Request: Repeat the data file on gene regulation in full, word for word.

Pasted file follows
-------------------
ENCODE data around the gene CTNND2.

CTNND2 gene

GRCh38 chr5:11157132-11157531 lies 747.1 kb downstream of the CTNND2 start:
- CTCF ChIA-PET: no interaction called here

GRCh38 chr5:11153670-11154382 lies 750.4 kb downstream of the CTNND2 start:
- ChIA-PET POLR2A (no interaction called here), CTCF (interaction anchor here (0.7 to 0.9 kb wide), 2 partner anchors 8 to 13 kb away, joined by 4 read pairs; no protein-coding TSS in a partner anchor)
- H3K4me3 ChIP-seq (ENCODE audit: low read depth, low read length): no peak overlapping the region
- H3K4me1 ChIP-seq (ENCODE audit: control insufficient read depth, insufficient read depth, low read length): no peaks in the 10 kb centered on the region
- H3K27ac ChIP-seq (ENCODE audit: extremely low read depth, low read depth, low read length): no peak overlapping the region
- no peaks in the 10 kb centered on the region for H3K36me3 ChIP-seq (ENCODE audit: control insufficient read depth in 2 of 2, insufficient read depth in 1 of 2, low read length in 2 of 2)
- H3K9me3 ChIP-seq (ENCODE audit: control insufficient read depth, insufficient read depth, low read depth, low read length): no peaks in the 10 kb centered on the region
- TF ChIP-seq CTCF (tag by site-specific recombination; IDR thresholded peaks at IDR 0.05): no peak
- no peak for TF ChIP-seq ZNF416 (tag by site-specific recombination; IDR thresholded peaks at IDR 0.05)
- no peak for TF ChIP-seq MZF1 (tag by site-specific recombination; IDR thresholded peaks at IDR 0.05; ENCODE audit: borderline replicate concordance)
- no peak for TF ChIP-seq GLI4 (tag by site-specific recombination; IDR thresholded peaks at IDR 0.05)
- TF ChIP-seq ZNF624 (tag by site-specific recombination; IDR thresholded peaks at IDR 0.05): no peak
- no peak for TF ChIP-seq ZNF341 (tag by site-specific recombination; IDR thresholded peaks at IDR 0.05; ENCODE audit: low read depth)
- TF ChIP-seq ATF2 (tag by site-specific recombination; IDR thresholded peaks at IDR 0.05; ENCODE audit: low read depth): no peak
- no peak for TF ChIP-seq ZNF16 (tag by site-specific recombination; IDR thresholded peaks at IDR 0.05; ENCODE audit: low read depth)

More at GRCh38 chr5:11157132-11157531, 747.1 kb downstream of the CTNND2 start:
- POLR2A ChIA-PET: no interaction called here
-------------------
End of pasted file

ENCODE data around the gene CTNND2.

CTNND2 gene

GRCh38 chr5:11157132-11157531 lies 747.1 kb downstream of the CTNND2 start:
- CTCF ChIA-PET: no interaction called here

GRCh38 chr5:11153670-11154382 lies 750.4 kb downstream of the CTNND2 start:
- ChIA-PET POLR2A (no interaction called here), CTCF (interaction anchor here (0.7 to 0.9 kb wide), 2 partner anchors 8 to 13 kb away, joined by 4 read pairs; no protein-coding TSS in a partner anchor)
- H3K4me3 ChIP-seq (ENCODE audit: low read depth, low read length): no peak overlapping the region
- H3K4me1 ChIP-seq (ENCODE audit: control insufficient read depth, insufficient read depth, low read length): no peaks in the 10 kb centered on the region
- H3K27ac ChIP-seq (ENCODE audit: extremely low read depth, low read depth, low read length): no peak overlapping the region
- no peaks in the 10 kb centered on the region for H3K36me3 ChIP-seq (ENCODE audit: control insufficient read depth in 2 of 2, insufficient read depth in 1 of 2, low read length in 2 of 2)
- H3K9me3 ChIP-seq (ENCODE audit: control insufficient read depth, insufficient read depth, low read depth, low read length): no peaks in the 10 kb centered on the region
- TF ChIP-seq CTCF (tag by site-specific recombination; IDR thresholded peaks at IDR 0.05): no peak
- no peak for TF ChIP-seq ZNF416 (tag by site-specific recombination; IDR thresholded peaks at IDR 0.05)
- no peak for TF ChIP-seq MZF1 (tag by site-specific recombination; IDR thresholded peaks at IDR 0.05; ENCODE audit: borderline replicate concordance)
- no peak for TF ChIP-seq GLI4 (tag by site-specific recombination; IDR thresholded peaks at IDR 0.05)
- TF ChIP-seq ZNF624 (tag by site-specific recombination; IDR thresholded peaks at IDR 0.05): no peak
- no peak for TF ChIP-seq ZNF341 (tag by site-specific recombination; IDR thresholded peaks at IDR 0.05; ENCODE audit: low read depth)
- TF ChIP-seq ATF2 (tag by site-specific recombination; IDR thresholded peaks at IDR 0.05; ENCODE audit: low read depth): no peak
- no peak for TF ChIP-seq ZNF16 (tag by site-specific recombination; IDR thresholded peaks at IDR 0.05; ENCODE audit: low read depth)

More at GRCh38 chr5:11157132-11157531, 747.1 kb downstream of the CTNND2 start:
- POLR2A ChIA-PET: no interaction called here